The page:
Environmental Science Division (EVS)a Division of Argonne National Laboratory

EVS researchers use computationally intense climate models to help utilities and others plan for extreme weather events

May 29, 2018

In response to the need for utility companies and others to plan for an increase in extreme weather events, Argonne is in the midst of an initiative called Climate Data for Decision Making. Organized by Argonne's Science & Technology Partnership and Outreach directorate (STPO), the 2017 one-year pilot worked with energy providers and others to generate climate models of varying time scales, geographical areas and complexities to assess flooding, wildfires, drought and other climate-driven threats.

At the Argonne Leadership Computing Facility (ALCF), a DOE Office of Science user facility, EVS climate modelers are collaborating with computer scientists to slice the world into a three-dimensional grid and estimate climate conditions in each chunk for years into the future. Generating these models is computationally intense, progressively translating into finer grid slices over shorter time spans. The finer the resolution, the more accurate the predictions about climate effects in a given location, in general.

The most accurate simulations are run on supercomputers, such as the ALCF's Mira, which “allows us to run climate models with cutting-edge spatial and temporal resolution,” says Yan Feng, an EVS climate scientist and an initiative co-lead.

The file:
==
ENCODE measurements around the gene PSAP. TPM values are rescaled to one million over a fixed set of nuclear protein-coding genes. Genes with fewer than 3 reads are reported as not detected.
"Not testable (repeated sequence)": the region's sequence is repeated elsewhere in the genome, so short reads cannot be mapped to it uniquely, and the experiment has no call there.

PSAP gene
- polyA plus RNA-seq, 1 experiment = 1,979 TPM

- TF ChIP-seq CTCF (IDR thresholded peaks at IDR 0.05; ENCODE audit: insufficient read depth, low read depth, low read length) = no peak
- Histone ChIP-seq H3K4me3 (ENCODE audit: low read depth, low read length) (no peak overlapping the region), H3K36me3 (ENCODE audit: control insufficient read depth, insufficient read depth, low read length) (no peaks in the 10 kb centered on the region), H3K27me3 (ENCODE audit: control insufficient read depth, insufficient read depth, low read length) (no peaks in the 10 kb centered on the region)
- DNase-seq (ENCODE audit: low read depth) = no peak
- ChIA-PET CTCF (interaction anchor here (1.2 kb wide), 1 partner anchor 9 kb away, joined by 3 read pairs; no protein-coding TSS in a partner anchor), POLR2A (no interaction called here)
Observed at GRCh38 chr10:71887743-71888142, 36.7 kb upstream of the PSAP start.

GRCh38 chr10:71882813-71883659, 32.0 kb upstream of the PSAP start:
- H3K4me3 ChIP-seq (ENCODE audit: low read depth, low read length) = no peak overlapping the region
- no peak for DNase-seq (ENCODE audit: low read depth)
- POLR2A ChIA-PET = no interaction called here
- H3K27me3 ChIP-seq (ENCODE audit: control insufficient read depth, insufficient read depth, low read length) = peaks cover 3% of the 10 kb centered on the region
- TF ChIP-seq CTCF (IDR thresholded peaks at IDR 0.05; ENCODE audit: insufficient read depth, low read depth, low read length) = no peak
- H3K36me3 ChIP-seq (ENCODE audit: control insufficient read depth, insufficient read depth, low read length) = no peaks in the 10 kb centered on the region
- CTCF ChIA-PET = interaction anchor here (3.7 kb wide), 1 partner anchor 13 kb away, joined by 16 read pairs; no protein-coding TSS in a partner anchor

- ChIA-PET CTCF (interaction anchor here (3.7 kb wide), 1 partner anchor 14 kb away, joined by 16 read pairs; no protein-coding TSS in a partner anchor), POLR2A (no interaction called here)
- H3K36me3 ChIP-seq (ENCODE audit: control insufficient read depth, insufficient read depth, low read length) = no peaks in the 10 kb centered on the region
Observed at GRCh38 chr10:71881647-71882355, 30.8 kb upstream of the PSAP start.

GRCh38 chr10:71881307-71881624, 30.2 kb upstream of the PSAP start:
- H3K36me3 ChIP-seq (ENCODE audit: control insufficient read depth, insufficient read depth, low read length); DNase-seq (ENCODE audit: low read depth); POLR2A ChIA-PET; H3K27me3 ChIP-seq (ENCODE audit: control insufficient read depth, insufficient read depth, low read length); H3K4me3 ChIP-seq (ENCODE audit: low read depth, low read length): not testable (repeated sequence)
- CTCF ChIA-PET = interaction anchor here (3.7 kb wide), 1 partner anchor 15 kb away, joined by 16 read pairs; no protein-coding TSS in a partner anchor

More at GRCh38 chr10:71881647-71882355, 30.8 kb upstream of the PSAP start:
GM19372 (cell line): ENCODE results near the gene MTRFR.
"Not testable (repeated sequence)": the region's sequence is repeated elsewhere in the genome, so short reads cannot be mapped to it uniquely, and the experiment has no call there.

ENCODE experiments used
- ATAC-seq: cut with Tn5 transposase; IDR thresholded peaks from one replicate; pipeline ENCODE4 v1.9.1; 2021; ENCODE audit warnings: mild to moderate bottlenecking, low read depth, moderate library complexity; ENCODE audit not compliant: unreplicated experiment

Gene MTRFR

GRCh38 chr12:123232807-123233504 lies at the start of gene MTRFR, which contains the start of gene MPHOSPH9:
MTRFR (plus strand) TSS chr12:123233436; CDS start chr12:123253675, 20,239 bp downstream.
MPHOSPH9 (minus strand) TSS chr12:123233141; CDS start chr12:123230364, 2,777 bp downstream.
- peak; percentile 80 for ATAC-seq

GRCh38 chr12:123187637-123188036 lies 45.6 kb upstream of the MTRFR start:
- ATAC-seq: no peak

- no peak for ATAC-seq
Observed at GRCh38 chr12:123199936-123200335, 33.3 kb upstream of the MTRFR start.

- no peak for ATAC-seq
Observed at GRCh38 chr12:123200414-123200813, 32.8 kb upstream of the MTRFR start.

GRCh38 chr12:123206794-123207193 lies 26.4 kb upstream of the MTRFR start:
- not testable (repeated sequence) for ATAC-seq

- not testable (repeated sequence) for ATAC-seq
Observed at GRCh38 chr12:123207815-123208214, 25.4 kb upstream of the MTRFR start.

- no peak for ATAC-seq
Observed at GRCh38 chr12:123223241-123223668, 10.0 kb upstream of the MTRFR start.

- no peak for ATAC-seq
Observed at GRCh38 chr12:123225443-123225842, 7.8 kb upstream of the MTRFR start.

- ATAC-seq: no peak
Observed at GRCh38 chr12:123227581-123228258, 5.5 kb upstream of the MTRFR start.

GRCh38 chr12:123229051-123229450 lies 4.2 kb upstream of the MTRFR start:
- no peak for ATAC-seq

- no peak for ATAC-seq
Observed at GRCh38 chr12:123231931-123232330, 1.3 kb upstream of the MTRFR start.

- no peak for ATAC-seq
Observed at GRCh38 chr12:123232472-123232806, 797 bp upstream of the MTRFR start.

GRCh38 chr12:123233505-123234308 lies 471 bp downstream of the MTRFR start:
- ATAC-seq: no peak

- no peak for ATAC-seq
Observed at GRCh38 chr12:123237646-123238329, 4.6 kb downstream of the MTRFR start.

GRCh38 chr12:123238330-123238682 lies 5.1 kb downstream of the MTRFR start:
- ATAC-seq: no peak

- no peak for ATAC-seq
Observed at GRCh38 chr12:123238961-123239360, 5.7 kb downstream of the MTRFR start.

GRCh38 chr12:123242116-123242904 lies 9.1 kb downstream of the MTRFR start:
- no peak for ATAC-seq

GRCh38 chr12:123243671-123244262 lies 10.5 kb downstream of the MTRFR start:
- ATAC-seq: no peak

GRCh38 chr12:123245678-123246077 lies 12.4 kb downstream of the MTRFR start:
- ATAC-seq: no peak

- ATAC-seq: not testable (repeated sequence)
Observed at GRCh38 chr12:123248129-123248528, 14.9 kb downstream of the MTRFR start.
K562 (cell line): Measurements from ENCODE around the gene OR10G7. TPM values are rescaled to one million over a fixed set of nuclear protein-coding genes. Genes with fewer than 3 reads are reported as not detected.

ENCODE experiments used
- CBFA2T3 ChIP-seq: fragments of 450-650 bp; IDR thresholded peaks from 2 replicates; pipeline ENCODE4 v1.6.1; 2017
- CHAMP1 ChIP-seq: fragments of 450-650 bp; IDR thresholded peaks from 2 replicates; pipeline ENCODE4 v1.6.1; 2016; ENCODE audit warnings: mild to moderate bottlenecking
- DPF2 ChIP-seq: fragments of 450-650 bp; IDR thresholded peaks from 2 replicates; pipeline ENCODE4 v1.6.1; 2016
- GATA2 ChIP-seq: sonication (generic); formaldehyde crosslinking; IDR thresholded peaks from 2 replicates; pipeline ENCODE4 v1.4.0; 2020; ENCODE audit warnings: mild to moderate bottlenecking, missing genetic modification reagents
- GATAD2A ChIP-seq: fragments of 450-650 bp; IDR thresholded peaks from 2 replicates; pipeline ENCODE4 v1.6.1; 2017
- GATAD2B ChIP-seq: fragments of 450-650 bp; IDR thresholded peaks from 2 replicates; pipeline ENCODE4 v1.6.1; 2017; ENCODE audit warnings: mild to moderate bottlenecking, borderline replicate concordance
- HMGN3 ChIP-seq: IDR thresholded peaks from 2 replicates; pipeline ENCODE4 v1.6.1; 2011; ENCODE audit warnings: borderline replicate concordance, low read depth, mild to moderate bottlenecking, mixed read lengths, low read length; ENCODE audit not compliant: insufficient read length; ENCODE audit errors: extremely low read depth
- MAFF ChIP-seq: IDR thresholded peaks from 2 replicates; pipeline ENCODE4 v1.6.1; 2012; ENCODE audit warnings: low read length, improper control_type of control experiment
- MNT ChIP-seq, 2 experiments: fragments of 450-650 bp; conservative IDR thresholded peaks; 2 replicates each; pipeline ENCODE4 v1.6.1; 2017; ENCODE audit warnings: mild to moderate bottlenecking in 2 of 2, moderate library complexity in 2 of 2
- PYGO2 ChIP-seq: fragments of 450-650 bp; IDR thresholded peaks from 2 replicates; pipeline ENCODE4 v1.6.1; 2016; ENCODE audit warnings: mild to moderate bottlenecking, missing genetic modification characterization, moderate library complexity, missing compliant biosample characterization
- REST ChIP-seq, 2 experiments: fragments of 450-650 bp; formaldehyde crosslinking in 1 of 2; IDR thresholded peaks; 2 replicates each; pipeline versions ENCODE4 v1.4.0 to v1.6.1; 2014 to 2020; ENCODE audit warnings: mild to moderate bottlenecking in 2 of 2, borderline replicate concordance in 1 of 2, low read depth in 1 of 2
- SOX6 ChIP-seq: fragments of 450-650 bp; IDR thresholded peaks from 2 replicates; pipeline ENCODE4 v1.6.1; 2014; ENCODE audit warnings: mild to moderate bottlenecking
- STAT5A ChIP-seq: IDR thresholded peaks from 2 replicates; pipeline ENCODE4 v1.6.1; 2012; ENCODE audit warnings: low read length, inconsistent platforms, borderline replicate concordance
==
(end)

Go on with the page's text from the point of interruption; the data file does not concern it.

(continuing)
Read the full article on the DEIXIS website.

Temperature (K) predictions from 10-year high-resolution regional climate models Argonne conducted for a fire-risk mapping project. The outermost domain (D1) has a spatial resolution of 18 kilometers. The two inner domains have resolutions of 6 kilometers (D2) and 2 kilometers (D3), respectively.
Temperature (K) predictions from 10-year high-resolution regional climate models Argonne conducted for a fire-risk mapping project. The outermost domain (D1) has a spatial resolution of 18 kilometers. The two inner domains have resolutions of 6 kilometers (D2) and 2 kilometers (D3), respectively. [Source: Argonne National Laboratory]
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portrait of Yan Feng